Trap by Wikimedia Commons
On January 20th, 2009, the Bank of Canada announced that it was decreasing its target for the overnight rate from 1.5 per cent to 1 per cent. The announcements of the intention to maintain the rate at 1 per cent has been repeated ten times now. Economists do not believe that the next decision, set for March 8th, will be any different. When we look at the table of world interest rates, we can see that a policy of low interest rates has undertaken central banks almost all across the developed world.
Why So Low?
When the economy is weak, people and businesses hesitate to borrow money. Demand for loans decreases, and this negatively affects the cost of loans. Moreover, a sleepy mortgage market slows down the housing sector, which often plays an important role in economic recovery. By lowering interest rates, central banks hope to stimulate the economy. Low rates encourage people and businesses to take a loan so that spending will rebound and the economy will be on its way again. It seems to be a great solution, but it has also its dark side.
Not Working Well in the U.S.
Bank of Canada is maintaining low
interest rates despite country’s high
personal debt. The main reason are
dark prospects of global economy’s future.
Lowering interest rates hurt those whose income depends on interest rates (such as retirees and investors), as they earn less. They in turn spend less, and the economy suffers further. The Fiscal Times describes Julie Moscove’s situation. She has watched her monthly interest income drop from more than $2,000 a few years ago to perhaps $400 now thanks to the monetary policy of FED. “It’s ridiculous,” says Moscove, who’s semi-retired but still runs the Tattoo-A-Pet registry business. “I cut coupons now.”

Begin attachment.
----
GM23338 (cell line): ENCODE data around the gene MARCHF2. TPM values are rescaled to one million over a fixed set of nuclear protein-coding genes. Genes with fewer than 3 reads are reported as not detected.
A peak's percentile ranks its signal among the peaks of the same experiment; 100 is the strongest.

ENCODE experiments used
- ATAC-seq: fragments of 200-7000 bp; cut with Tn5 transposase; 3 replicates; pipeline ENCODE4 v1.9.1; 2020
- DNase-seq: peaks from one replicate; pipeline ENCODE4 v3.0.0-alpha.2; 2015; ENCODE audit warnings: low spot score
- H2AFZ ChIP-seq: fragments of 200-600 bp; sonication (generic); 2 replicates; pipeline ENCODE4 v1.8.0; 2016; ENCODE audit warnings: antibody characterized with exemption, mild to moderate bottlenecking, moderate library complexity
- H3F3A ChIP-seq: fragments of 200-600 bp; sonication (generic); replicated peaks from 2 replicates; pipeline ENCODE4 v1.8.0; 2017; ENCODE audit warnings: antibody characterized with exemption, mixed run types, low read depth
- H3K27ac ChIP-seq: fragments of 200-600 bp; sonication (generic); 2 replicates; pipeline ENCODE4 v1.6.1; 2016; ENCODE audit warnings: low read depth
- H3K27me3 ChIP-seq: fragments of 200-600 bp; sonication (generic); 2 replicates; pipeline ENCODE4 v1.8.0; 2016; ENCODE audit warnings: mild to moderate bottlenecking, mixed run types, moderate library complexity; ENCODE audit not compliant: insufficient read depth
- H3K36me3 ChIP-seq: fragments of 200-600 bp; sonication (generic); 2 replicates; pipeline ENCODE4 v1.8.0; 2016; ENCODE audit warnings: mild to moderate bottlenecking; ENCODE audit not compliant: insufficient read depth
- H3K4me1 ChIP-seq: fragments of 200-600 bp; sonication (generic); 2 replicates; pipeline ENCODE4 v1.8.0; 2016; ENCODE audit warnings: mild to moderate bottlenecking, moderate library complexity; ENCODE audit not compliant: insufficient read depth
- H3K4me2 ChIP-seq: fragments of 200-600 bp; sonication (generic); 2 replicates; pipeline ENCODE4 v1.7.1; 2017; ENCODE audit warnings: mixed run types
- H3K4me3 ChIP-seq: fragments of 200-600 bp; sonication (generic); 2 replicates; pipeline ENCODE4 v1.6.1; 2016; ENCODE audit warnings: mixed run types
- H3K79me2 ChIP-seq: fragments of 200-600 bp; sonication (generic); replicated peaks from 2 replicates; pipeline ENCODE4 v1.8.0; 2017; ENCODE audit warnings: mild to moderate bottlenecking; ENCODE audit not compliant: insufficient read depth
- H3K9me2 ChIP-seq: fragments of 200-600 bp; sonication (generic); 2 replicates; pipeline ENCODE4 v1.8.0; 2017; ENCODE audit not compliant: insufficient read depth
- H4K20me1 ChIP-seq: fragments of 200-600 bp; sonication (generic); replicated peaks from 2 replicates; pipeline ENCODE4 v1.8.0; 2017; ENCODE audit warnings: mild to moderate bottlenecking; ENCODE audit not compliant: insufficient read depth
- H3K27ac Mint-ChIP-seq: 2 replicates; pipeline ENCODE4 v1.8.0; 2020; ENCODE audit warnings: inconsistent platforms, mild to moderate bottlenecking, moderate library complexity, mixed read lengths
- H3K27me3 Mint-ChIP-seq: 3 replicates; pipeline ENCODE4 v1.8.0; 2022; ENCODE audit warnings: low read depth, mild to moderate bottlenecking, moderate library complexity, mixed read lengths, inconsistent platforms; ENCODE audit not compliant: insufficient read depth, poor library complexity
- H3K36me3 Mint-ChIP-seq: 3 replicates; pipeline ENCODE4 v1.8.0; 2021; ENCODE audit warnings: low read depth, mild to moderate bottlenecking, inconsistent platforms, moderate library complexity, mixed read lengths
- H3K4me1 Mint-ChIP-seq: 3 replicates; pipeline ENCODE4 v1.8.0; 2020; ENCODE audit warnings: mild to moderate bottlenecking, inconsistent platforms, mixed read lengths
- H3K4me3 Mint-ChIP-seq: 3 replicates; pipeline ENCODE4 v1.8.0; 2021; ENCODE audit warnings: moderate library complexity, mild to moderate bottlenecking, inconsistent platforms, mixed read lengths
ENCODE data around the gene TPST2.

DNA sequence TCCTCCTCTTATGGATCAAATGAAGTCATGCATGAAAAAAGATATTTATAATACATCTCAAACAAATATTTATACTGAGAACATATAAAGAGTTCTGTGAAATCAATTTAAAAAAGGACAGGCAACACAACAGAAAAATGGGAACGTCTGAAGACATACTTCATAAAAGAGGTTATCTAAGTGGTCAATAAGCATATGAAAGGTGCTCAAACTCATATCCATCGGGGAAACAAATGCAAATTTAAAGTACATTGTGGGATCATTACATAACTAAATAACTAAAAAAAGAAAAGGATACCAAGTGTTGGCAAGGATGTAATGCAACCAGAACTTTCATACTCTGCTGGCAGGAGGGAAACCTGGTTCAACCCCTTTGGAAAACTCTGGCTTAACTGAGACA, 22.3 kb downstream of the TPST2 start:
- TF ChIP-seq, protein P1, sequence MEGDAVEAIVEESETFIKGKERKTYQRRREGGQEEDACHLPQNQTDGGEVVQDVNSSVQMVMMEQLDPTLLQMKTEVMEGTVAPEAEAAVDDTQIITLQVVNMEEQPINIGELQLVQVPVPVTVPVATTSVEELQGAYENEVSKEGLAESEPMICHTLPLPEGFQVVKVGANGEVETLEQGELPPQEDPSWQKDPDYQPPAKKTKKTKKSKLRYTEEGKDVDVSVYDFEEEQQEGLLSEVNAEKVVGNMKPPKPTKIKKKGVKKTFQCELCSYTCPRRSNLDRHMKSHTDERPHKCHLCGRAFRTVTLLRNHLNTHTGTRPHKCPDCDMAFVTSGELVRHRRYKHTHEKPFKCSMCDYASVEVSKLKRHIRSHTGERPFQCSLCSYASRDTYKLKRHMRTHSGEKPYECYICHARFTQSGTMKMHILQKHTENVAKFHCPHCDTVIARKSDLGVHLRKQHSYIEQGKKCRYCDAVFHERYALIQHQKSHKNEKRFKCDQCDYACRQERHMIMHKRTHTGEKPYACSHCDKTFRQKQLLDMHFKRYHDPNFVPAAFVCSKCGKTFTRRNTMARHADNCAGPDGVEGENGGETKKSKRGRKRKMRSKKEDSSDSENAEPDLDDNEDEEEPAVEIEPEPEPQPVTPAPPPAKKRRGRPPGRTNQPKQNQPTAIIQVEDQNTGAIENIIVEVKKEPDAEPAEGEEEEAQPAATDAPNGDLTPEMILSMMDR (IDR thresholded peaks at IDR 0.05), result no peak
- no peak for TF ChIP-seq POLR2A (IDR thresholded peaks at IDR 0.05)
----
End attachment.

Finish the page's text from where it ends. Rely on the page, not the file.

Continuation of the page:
The positive effects usually overshadow the negative, but in the U.S., it hasn’t work as usual. U.S. citizens are already indebted and do not intend to borrow more. They owe more on their mortgages than their houses are worth, so they can’t sell their homes and buy new ones. Renting has become a new trend, and banks have tightened lending standards, so new homeowners may not qualify to gain a loan. Still, the low interest rate policy probably saved the U.S. economy from getting worse.
Canada is Borrowing
Debt by Daniel Lobo
Canada is a different case. Interest rates have truly supported lending money, and now, Canada’s personal debt raises some serious concerns. The record level of the debt-to-income ratio (151 per cent) is not actually so dire a sign. However, a report from CIBC World Markets Inc. shows that Canadian borrowing has surged over the last five years and has been driven by the most indebted households.
“Some 34 per cent of households that have debt are now in the high-debt-burden category and they account for nearly three-quarters of household debt outstanding,” says Avery Shenfeld, Chief Economist at CIBC, co-author of the report.
Low, Lower, Lowest… What Now?
After years stuck at near-zero interest rates, there isn’t such a strong effect. Those who wanted to borrow have already made their decision, so the effectiveness of the stimulus is decreasing every day. It would support lending money if the rates dropped even more. But how can they when they are almost at zero now? Negative interest rates, so rare in international banking history, can be described as a tax on holding money, so it is not reasonable in these conditions. However, if central banks decided to increase their rates despite the dark prospects of the global economy, it would discourage potential borrowers and likely have a serious negative impact on our economy. Banks are therefore caught in a trap.